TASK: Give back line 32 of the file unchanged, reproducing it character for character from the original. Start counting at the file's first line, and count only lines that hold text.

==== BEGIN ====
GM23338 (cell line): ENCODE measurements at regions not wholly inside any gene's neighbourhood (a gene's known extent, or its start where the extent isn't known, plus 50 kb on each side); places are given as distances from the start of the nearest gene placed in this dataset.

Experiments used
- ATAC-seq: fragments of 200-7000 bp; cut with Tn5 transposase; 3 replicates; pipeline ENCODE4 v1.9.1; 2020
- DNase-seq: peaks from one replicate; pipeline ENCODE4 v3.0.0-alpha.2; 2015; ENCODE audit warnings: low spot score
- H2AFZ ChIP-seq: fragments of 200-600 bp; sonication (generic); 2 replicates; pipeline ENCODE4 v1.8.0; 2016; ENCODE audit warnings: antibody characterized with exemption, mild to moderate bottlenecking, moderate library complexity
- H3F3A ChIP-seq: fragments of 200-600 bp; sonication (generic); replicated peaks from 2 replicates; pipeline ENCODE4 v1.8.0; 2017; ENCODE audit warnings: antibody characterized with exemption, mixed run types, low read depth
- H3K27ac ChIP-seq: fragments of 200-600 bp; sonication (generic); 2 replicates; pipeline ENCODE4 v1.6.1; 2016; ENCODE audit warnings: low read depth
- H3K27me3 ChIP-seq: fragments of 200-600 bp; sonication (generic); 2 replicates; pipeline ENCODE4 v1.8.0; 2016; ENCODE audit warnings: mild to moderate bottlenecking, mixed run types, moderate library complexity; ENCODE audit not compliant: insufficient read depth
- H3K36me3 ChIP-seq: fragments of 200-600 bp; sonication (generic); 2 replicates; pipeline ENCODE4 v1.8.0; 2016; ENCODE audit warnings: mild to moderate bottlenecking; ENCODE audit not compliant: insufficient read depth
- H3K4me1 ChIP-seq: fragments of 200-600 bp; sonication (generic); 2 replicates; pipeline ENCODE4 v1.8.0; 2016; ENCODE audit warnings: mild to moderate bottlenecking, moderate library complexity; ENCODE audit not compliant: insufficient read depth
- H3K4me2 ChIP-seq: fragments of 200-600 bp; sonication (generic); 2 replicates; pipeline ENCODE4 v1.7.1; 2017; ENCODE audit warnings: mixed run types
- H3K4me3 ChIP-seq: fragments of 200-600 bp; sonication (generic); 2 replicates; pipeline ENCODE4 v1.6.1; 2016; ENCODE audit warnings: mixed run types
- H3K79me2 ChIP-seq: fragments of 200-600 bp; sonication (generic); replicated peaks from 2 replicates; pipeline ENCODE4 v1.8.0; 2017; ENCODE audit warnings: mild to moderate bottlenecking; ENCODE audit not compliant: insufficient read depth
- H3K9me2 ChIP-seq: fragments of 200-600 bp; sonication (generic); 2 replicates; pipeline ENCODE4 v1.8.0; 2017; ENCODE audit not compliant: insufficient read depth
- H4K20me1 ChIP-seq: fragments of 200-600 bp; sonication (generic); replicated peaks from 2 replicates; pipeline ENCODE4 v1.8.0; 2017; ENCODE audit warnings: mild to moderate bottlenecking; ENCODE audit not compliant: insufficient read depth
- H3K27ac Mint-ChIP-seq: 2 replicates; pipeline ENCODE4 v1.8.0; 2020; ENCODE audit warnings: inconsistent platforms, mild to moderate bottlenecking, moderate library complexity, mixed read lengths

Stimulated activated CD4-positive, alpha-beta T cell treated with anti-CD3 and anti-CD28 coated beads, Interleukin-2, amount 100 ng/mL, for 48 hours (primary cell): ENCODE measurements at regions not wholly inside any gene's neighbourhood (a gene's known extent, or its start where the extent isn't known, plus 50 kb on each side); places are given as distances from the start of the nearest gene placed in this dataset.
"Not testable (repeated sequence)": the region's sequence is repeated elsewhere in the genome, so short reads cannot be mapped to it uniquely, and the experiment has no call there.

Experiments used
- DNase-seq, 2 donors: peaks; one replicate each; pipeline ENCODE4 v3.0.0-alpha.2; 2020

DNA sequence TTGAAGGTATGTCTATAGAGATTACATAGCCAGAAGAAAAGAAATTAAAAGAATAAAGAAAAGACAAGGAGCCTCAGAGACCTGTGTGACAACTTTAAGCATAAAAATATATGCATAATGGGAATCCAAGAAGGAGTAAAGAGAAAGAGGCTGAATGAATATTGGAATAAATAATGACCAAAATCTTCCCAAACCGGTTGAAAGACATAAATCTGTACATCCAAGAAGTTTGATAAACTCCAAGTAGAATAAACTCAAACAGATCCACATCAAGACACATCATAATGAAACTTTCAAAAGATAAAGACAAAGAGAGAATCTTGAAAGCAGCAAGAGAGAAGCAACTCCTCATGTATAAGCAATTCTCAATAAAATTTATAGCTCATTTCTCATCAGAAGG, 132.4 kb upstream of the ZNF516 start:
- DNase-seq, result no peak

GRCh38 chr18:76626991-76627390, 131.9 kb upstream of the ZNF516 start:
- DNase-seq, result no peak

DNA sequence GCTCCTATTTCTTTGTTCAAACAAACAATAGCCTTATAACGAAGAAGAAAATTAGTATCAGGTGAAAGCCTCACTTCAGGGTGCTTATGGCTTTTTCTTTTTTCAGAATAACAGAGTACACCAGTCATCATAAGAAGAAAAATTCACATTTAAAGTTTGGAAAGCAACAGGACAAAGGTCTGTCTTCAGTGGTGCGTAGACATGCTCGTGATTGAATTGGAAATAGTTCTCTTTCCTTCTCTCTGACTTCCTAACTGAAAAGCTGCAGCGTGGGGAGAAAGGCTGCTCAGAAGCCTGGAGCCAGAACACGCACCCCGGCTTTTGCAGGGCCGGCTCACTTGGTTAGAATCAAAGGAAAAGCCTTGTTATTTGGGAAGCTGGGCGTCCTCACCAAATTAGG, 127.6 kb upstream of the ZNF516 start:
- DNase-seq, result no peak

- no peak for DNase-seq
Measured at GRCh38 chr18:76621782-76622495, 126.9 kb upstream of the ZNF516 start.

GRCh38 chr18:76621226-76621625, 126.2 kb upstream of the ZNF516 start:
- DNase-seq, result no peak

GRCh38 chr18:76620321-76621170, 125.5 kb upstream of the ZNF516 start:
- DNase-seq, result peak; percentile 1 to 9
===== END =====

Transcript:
- DNase-seq, result peak; percentile 1 to 9